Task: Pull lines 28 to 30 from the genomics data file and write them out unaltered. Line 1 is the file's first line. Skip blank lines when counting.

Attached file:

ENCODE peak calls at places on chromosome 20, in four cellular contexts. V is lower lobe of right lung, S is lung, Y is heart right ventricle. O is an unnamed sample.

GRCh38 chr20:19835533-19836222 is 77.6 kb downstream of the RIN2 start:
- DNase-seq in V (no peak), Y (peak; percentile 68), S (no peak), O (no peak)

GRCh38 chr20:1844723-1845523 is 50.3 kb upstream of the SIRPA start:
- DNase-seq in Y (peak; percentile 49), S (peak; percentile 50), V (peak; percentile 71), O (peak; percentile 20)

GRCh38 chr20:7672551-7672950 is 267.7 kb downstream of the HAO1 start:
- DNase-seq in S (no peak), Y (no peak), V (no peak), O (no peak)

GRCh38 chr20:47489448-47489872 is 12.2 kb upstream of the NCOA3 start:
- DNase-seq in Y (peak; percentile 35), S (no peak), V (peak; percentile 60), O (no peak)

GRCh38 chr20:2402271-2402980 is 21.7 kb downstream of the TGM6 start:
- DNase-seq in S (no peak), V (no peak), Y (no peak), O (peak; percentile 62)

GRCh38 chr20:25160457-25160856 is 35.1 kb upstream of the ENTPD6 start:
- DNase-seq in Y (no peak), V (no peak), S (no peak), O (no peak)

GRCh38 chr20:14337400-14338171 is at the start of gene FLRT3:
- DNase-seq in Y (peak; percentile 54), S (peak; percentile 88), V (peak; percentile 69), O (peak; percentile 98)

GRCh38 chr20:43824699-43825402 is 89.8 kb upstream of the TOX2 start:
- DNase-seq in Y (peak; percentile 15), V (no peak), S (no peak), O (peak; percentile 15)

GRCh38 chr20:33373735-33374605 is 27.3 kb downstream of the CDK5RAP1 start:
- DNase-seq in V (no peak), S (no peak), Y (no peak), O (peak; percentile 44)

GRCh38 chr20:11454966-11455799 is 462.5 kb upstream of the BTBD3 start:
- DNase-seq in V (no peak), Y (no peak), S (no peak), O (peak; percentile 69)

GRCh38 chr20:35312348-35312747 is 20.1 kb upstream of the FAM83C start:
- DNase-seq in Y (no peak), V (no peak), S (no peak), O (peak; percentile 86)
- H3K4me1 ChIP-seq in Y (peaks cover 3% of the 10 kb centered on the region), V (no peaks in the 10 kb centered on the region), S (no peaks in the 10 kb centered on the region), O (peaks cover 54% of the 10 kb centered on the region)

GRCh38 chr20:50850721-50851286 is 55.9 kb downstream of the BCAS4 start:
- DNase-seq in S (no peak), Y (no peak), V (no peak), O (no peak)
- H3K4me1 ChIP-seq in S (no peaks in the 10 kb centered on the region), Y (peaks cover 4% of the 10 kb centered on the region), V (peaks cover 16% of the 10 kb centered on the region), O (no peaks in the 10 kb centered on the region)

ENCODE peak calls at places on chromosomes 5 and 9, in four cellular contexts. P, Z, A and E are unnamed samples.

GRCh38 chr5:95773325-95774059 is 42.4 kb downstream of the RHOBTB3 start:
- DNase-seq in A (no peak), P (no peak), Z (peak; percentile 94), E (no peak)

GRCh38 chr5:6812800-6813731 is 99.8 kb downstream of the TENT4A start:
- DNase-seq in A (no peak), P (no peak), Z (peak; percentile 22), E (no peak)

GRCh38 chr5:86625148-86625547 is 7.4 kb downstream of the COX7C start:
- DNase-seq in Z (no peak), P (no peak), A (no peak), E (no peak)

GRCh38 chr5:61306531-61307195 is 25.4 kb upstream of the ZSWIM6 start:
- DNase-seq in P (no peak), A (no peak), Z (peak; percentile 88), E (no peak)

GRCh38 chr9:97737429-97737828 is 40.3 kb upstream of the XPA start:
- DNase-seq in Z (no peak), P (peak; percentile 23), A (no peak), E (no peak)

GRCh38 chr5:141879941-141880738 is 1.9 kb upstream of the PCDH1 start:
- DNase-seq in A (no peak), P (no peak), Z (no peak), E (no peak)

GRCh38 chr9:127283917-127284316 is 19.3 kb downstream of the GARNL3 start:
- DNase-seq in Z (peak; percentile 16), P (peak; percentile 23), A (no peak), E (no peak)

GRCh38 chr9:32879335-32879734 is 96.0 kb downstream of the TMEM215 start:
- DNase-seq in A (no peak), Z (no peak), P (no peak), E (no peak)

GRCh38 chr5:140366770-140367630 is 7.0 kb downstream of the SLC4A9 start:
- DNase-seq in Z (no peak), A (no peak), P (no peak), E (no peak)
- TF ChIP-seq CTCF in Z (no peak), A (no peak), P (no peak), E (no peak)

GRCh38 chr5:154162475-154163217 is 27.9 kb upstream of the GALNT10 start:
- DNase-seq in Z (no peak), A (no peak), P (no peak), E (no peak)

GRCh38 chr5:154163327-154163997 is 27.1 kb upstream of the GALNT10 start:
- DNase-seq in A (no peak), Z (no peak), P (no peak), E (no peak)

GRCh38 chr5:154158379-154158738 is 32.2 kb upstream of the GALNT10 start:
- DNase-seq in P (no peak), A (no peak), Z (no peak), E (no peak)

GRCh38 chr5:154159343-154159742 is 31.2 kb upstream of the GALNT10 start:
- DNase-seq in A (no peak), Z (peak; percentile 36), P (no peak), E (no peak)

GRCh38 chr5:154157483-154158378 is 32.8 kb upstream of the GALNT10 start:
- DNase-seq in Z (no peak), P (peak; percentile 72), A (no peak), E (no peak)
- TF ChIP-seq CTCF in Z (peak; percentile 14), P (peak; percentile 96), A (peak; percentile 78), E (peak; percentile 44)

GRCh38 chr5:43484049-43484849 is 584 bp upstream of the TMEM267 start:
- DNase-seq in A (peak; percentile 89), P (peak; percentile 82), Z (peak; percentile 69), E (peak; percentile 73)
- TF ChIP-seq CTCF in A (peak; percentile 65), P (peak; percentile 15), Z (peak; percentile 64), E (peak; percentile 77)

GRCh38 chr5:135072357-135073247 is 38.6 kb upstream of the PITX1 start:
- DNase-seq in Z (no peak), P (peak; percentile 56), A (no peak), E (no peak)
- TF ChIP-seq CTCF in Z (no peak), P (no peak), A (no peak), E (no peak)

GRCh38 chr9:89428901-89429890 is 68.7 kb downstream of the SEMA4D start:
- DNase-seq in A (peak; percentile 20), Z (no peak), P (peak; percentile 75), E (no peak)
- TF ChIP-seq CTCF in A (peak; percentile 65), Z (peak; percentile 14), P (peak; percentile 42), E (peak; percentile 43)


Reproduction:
ENCODE peak calls at places on chromosomes 5 and 9, in four cellular contexts. P, Z, A and E are unnamed samples.

GRCh38 chr5:95773325-95774059 is 42.4 kb downstream of the RHOBTB3 start:
- DNase-seq in A (no peak), P (no peak), Z (peak; percentile 94), E (no peak)